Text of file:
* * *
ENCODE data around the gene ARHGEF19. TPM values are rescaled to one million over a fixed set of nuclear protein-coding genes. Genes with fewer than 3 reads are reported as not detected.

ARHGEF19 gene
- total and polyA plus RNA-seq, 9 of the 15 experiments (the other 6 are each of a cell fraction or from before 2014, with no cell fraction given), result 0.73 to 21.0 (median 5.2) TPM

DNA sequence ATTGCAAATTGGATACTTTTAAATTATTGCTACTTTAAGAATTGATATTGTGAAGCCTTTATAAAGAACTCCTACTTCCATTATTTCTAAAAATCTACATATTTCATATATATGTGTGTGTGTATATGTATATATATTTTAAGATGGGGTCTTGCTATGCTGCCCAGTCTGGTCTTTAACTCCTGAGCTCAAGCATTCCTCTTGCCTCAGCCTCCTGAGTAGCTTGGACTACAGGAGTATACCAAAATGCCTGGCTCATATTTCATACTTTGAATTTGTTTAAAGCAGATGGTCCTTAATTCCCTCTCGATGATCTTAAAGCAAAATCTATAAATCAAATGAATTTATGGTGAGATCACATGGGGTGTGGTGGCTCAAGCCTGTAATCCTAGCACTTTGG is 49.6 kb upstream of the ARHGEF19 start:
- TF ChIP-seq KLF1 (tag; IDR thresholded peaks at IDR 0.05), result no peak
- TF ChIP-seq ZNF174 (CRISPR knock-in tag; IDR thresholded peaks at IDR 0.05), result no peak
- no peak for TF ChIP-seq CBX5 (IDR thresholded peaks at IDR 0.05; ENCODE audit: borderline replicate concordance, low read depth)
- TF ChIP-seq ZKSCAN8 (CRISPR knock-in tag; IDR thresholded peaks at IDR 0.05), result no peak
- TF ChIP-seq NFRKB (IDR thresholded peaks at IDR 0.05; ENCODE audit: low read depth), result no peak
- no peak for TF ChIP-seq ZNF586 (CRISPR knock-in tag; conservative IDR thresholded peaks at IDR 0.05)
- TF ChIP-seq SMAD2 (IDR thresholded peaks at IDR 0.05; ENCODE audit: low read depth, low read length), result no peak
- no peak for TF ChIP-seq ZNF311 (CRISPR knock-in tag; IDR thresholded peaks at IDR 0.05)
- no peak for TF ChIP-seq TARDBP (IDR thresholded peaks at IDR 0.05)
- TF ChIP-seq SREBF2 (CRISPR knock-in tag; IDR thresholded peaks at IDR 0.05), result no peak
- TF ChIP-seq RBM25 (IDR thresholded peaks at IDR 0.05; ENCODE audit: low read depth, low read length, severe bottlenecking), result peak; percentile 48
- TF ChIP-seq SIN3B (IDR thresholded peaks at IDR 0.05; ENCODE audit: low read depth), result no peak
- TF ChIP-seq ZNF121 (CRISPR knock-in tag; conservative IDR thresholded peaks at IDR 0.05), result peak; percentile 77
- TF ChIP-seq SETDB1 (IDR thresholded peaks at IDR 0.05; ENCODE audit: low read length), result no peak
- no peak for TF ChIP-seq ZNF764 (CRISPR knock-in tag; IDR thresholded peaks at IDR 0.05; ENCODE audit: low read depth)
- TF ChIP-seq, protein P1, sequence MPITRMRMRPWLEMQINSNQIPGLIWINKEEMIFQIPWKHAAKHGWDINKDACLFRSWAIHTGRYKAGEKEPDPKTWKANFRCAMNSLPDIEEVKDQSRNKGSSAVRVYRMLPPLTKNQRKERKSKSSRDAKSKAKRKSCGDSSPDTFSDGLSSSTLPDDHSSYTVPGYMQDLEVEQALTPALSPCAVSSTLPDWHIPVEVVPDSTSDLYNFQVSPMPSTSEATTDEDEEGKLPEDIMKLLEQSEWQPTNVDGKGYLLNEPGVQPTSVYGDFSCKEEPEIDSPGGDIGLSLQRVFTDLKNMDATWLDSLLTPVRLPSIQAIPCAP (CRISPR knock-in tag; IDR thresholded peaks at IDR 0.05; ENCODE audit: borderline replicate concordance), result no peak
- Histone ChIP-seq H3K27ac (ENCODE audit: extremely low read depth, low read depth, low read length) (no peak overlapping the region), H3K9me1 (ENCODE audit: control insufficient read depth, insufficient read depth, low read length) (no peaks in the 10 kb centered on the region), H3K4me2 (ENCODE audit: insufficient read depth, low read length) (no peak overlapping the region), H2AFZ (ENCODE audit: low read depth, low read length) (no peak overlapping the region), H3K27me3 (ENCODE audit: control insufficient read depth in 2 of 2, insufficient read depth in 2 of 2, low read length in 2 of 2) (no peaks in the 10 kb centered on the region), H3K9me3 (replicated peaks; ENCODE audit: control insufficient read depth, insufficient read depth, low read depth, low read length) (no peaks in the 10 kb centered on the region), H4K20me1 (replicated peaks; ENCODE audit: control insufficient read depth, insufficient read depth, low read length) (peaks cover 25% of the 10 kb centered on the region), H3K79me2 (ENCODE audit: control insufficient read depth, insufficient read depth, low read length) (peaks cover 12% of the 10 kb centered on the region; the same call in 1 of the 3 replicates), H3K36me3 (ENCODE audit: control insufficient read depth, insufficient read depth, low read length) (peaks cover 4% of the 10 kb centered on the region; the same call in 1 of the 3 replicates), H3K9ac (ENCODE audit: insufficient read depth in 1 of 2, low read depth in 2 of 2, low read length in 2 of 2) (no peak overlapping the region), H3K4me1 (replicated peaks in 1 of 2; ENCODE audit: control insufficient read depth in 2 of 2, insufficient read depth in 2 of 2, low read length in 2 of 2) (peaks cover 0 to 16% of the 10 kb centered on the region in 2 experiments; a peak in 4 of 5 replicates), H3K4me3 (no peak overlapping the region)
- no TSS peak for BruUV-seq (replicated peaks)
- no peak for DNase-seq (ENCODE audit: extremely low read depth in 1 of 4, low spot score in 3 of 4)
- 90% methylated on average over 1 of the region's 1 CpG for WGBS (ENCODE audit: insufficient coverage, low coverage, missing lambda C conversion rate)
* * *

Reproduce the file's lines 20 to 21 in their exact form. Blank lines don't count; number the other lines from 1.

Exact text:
- TF ChIP-seq, protein P1, sequence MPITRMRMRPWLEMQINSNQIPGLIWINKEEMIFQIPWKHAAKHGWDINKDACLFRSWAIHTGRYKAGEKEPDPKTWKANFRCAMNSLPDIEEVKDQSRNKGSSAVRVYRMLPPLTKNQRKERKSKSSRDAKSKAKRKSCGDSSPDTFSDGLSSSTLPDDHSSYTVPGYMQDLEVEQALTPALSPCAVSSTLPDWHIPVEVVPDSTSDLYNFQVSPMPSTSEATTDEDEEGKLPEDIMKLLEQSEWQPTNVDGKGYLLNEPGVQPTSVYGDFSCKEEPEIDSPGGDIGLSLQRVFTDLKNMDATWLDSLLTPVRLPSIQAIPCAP (CRISPR knock-in tag; IDR thresholded peaks at IDR 0.05; ENCODE audit: borderline replicate concordance), result no peak
- Histone ChIP-seq H3K27ac (ENCODE audit: extremely low read depth, low read depth, low read length) (no peak overlapping the region), H3K9me1 (ENCODE audit: control insufficient read depth, insufficient read depth, low read length) (no peaks in the 10 kb centered on the region), H3K4me2 (ENCODE audit: insufficient read depth, low read length) (no peak overlapping the region), H2AFZ (ENCODE audit: low read depth, low read length) (no peak overlapping the region), H3K27me3 (ENCODE audit: control insufficient read depth in 2 of 2, insufficient read depth in 2 of 2, low read length in 2 of 2) (no peaks in the 10 kb centered on the region), H3K9me3 (replicated peaks; ENCODE audit: control insufficient read depth, insufficient read depth, low read depth, low read length) (no peaks in the 10 kb centered on the region), H4K20me1 (replicated peaks; ENCODE audit: control insufficient read depth, insufficient read depth, low read length) (peaks cover 25% of the 10 kb centered on the region), H3K79me2 (ENCODE audit: control insufficient read depth, insufficient read depth, low read length) (peaks cover 12% of the 10 kb centered on the region; the same call in 1 of the 3 replicates), H3K36me3 (ENCODE audit: control insufficient read depth, insufficient read depth, low read length) (peaks cover 4% of the 10 kb centered on the region; the same call in 1 of the 3 replicates), H3K9ac (ENCODE audit: insufficient read depth in 1 of 2, low read depth in 2 of 2, low read length in 2 of 2) (no peak overlapping the region), H3K4me1 (replicated peaks in 1 of 2; ENCODE audit: control insufficient read depth in 2 of 2, insufficient read depth in 2 of 2, low read length in 2 of 2) (peaks cover 0 to 16% of the 10 kb centered on the region in 2 experiments; a peak in 4 of 5 replicates), H3K4me3 (no peak overlapping the region)